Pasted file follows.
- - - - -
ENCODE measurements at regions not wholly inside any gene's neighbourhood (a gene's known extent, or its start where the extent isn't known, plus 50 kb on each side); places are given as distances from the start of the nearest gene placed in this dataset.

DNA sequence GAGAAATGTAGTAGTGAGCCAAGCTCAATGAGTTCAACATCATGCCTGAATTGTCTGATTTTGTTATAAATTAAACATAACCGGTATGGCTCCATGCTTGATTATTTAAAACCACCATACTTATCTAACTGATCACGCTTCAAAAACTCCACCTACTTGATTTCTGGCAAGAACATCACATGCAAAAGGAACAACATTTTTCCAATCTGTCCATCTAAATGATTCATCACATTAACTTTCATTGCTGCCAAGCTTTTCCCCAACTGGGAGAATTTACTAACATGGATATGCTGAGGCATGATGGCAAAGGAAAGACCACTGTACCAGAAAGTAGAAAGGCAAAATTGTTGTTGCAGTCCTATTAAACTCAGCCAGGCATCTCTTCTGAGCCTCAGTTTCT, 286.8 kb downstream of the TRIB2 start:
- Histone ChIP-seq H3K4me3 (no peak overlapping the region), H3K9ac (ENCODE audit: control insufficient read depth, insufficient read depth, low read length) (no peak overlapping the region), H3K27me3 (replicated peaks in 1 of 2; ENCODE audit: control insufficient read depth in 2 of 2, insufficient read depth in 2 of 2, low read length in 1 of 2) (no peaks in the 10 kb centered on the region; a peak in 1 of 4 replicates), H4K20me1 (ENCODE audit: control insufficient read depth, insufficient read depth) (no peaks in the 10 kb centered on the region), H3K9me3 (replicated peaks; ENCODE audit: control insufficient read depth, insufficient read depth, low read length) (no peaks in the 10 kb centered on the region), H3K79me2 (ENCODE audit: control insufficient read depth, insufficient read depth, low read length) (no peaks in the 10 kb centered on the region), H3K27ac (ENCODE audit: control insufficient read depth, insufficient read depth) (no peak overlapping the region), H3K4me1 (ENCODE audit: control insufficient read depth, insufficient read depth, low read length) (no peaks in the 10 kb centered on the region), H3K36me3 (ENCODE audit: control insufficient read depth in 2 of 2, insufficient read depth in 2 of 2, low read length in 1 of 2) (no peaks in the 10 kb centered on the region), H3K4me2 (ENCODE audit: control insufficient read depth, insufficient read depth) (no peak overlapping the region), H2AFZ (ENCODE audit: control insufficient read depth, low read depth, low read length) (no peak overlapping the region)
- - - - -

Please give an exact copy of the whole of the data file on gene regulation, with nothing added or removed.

ENCODE measurements at regions not wholly inside any gene's neighbourhood (a gene's known extent, or its start where the extent isn't known, plus 50 kb on each side); places are given as distances from the start of the nearest gene placed in this dataset.

DNA sequence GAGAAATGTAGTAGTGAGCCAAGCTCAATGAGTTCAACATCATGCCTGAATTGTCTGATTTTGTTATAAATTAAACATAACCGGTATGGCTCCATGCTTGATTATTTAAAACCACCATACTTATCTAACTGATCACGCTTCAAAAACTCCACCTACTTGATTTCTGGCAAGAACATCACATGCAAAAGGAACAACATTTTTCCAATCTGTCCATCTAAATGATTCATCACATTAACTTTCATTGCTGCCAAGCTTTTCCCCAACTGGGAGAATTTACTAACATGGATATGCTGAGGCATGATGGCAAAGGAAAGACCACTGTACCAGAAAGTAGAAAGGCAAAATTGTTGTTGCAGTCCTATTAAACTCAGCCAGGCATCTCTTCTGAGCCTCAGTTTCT, 286.8 kb downstream of the TRIB2 start:
- Histone ChIP-seq H3K4me3 (no peak overlapping the region), H3K9ac (ENCODE audit: control insufficient read depth, insufficient read depth, low read length) (no peak overlapping the region), H3K27me3 (replicated peaks in 1 of 2; ENCODE audit: control insufficient read depth in 2 of 2, insufficient read depth in 2 of 2, low read length in 1 of 2) (no peaks in the 10 kb centered on the region; a peak in 1 of 4 replicates), H4K20me1 (ENCODE audit: control insufficient read depth, insufficient read depth) (no peaks in the 10 kb centered on the region), H3K9me3 (replicated peaks; ENCODE audit: control insufficient read depth, insufficient read depth, low read length) (no peaks in the 10 kb centered on the region), H3K79me2 (ENCODE audit: control insufficient read depth, insufficient read depth, low read length) (no peaks in the 10 kb centered on the region), H3K27ac (ENCODE audit: control insufficient read depth, insufficient read depth) (no peak overlapping the region), H3K4me1 (ENCODE audit: control insufficient read depth, insufficient read depth, low read length) (no peaks in the 10 kb centered on the region), H3K36me3 (ENCODE audit: control insufficient read depth in 2 of 2, insufficient read depth in 2 of 2, low read length in 1 of 2) (no peaks in the 10 kb centered on the region), H3K4me2 (ENCODE audit: control insufficient read depth, insufficient read depth) (no peak overlapping the region), H2AFZ (ENCODE audit: control insufficient read depth, low read depth, low read length) (no peak overlapping the region)